We encourage the community members of Humboldt County to help and support Claudia’s cause. You can donate at:


OBITUARY: Jo-Ann Wells, 1957-2018

LoCO Staff / Saturday, June 16 @ 6:45 a.m. / Obits

Jo-Ann “Jo-Momma” Wells, 61, passed away peacefully on Friday, May 25th 2018 at University of California, San Francisco (UCSF), after a short battle with cancer.

Jo was born September 16th in Juneau, Alaska, where she grew up with two older siblings — a brother and sister — until she ventured to San Francisco in 1982 with her husband. She received her BS in accounting and was soon employed by public works.

In 1994 she relocated to McKinleyville with her husband and two sons, where she spent her last 25 years continuing to raise a family and actively being involved in the community from activities such as helping host Boy Scouts events and becoming a member of the Joyful Healer church, where she served as a member and treasurer. She was a Humboldt County employee for the Parks and Recs department for the last 17 years.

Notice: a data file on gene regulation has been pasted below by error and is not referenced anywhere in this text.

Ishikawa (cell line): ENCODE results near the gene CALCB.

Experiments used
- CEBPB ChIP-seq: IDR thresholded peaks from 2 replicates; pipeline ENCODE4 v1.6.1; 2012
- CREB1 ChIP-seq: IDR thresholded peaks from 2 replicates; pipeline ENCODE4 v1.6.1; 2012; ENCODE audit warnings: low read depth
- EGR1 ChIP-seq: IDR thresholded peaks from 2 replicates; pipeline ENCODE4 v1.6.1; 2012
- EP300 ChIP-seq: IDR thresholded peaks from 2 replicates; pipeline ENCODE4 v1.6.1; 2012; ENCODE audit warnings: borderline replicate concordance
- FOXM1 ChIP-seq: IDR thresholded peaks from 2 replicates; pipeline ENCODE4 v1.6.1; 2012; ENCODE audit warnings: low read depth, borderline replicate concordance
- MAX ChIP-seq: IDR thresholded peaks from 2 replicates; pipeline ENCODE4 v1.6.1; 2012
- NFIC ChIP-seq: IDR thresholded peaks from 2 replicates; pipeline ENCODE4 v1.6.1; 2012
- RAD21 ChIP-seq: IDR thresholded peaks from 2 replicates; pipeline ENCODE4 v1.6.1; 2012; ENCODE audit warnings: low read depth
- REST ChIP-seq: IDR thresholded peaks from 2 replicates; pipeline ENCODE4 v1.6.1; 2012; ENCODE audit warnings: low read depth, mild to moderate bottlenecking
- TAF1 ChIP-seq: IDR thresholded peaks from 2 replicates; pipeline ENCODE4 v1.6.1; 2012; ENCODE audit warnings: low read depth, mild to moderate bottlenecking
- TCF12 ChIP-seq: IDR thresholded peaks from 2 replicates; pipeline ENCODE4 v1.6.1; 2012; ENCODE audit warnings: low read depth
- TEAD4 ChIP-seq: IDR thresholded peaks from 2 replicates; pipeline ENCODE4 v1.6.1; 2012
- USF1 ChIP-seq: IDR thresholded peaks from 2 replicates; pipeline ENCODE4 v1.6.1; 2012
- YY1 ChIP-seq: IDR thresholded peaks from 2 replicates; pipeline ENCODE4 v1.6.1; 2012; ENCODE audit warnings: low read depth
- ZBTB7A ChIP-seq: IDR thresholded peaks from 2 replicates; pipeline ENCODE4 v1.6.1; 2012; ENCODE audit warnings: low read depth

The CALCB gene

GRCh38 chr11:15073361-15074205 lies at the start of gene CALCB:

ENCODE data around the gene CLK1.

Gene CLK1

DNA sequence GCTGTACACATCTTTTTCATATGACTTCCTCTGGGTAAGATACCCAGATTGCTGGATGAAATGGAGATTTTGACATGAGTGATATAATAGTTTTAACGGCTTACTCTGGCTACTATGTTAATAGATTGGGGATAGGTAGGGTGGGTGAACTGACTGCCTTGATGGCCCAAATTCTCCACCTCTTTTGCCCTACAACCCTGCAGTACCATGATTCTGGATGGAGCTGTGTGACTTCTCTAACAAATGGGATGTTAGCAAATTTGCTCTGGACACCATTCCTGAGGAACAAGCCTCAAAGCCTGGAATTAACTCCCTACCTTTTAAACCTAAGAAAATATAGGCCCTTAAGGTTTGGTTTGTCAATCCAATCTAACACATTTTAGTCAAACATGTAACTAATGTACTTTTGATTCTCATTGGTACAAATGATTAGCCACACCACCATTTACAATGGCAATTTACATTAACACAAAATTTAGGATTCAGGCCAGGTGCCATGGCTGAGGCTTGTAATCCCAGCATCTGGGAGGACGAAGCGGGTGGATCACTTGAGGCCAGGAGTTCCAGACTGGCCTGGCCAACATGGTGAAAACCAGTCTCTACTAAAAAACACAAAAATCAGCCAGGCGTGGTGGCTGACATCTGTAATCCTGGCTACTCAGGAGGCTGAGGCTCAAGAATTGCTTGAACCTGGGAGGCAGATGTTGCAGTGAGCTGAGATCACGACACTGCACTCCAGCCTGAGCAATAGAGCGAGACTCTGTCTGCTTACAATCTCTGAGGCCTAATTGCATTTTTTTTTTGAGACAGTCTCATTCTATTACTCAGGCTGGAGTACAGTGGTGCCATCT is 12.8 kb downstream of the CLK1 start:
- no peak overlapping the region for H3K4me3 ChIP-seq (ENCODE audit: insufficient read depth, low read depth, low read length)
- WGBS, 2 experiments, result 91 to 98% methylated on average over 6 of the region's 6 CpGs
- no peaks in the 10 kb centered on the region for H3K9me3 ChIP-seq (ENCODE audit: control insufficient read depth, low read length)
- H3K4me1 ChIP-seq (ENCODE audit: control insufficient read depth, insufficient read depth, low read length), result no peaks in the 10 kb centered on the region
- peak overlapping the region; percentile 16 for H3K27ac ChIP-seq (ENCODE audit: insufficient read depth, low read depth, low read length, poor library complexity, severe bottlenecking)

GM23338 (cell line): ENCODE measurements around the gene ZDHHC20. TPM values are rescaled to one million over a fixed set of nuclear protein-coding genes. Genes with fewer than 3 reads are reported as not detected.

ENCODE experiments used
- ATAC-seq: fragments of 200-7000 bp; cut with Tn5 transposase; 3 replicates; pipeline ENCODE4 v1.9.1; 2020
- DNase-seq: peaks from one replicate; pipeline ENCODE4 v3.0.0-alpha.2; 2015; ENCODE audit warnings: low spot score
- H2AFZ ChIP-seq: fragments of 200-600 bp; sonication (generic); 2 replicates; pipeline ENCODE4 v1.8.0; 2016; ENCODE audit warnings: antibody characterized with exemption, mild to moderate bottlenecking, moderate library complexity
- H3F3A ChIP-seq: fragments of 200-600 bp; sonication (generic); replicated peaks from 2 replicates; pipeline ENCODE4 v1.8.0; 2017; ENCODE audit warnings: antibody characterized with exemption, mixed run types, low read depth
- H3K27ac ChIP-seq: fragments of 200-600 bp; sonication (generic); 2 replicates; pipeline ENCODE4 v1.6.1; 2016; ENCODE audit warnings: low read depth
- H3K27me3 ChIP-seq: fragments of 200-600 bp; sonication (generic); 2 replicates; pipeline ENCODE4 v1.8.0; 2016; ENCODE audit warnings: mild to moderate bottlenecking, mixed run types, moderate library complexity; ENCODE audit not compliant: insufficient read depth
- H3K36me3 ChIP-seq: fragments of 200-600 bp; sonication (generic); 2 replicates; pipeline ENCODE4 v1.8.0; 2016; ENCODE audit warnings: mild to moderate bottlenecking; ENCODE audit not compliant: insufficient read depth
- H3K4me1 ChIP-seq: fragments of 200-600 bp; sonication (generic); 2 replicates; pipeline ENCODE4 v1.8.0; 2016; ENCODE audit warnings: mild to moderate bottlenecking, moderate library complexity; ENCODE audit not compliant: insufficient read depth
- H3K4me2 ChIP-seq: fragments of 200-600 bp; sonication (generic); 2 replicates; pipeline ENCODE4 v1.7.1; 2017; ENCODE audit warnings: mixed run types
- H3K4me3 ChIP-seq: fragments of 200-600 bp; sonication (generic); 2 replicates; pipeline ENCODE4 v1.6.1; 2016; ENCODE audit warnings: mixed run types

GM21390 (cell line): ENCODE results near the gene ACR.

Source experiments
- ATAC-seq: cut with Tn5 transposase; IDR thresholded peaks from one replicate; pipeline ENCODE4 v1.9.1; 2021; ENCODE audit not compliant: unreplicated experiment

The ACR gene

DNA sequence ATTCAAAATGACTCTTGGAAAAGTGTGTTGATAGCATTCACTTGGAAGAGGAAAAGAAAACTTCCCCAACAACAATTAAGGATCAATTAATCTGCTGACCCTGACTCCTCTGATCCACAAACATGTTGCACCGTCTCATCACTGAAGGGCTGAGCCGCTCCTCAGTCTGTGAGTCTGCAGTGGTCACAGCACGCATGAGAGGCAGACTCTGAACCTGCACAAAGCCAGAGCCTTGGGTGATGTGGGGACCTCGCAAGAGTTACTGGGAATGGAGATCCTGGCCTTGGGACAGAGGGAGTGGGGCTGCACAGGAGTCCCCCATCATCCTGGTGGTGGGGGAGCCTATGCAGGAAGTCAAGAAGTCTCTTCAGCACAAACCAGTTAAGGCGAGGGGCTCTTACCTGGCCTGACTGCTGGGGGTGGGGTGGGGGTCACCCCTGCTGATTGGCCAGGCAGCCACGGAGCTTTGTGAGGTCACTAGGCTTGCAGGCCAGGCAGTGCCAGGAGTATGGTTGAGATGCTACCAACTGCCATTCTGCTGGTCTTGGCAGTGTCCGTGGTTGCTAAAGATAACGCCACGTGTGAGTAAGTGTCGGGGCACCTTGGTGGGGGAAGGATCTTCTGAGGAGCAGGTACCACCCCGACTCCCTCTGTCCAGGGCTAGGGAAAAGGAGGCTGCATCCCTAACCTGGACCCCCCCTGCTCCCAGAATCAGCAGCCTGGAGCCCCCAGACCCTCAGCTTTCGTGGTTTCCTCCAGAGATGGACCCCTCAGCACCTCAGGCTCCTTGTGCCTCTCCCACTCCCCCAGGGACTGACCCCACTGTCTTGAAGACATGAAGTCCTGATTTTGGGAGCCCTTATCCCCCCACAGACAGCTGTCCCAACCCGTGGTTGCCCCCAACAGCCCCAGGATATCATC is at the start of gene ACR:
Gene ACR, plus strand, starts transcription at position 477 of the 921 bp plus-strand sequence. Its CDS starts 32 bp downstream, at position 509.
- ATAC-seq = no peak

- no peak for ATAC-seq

She was the youngest of three and a wonderful mother of two. Jo enjoyed reading, going to plays, playing Scrabble and Tetris, walking and collecting seashells on the beach, spending time with her church, friends and family.

Jo continued to give back, even after death, by being an organ donor in hopes that other people can benefit from her and she was cremated shortly after.

A service will be held on Sunday June 24th at the Joyful Healer 1944 Central Ave. in McKinleyville, with a reception to follow. In lieu of flowers please make a donation to the Joyful Healer. One of Jo’s final requests to celebrate her life was to have a bonfire with twice-baked potatoes, which will be the same evening.